I was misinterpreted the other day, because people thought I was diming Steph by saying he didn’t want to televise it. I have no idea whether he wanted to televise it. What he said after the decision came not to televise it, he said let’s give it a chance to see if it works, and then if it works, then we’ll televise it. So, I said I agree with him. But I don’t know whether he was for or against it.

By the way, I’ll take as much responsibility. When we sat with the union and we came up with this format, we all agreed, let’s not turn something that’s 100 percent positive into a potential negative to any player. But then maybe we were overly conservative, because then we came out of there, and the players were, “We can take it. We’re All-Stars. Let’s have a draft.” So it sounds like we’re going to have a televised draft next year. But I’ve got to sit with LeBron and all the guys in the union and figure it out.

Overly cautious is right. This year was a missed opportunity. But the more important thing is getting next year right.

It sounds as if the NBA will.

Twitter reaction All-Star pre-game, Fergie’s national anthem vicious, priceless

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LOS ANGLES — In an intensely polarized nation, few things unite Americans anymore. Sunday night the NBA and its All-Star Game broadcast gave us one of those unifying forces — a pre-game run-up so bad it was universally panned.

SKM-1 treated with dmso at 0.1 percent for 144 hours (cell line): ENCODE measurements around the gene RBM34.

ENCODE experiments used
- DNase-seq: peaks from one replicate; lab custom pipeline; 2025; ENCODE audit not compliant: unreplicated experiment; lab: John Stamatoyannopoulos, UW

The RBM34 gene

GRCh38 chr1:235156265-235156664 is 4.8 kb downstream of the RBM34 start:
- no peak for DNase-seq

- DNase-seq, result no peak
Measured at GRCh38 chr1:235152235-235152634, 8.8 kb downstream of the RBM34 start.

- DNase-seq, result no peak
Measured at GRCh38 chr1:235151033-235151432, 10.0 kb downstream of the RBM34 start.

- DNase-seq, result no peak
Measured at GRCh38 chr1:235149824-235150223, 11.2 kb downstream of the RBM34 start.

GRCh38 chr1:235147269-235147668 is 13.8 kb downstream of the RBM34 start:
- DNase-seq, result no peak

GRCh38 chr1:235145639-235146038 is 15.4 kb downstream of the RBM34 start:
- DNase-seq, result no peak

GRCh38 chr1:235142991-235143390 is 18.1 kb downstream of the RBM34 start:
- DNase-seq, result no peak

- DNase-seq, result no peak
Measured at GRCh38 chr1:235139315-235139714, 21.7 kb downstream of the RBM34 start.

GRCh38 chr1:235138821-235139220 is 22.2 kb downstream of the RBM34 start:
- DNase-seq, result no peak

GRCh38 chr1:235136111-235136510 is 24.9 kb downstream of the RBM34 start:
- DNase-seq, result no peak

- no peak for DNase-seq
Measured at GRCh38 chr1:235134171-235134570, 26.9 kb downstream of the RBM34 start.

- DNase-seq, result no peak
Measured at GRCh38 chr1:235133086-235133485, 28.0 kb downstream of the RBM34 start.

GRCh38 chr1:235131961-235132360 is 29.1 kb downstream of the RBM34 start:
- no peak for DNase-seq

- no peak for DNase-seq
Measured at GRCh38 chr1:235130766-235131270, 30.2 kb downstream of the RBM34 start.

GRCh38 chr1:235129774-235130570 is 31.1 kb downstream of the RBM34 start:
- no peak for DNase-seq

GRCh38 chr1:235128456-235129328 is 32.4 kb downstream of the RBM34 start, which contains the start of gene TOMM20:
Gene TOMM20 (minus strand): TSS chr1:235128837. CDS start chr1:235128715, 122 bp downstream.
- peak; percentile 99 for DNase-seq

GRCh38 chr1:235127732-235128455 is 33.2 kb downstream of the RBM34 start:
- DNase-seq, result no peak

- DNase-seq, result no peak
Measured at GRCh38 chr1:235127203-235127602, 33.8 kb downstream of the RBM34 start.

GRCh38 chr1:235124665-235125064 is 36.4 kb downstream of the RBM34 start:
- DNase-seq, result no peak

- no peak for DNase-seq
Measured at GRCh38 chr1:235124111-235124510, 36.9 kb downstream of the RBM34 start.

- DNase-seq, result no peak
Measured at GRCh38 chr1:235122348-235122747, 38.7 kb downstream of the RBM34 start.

The NBA is lucky the new format seemed to work and we had a dramatic, actual basketball game to talk about, helping us move on a pre-game show that, to put it kindly, simply did not work.

It started with a roughly 20-minute singing and dancing skit that was supposed to be about comedian Kevin Hart’s journey to being an NBA player (I think that’s what it was, anyway, it made as much sense as the movie “Wild, Wild West”). It felt forced, was not funny, and just dragged on and on. Even a Kardashian thought this was terrible television.

And that wasn’t even the worst part of the pregame, nor the part that sparked the most outrage online.

Fergie’s sexy, slow, bluesy rendition of the national anthem became the lightning rod.

Charles Barkley joked on TNT that he “needed a cigarette” after the Black Eye’d Peas’ singer’s performance. Shaquille O’Neal jumped in quickly to defend her (“Fergie, I love you. It was different. It was sexy. I liked it.”) as the broadcast quickly pivoted away from that topic.

Twitter was not so kind, and Draymond Green‘s face caught by camera’s during the anthem became a quick meme.

Twitter had a field day with Fergie’s rendition.

Now, let us never discuss this All-Star opening ever again. Please.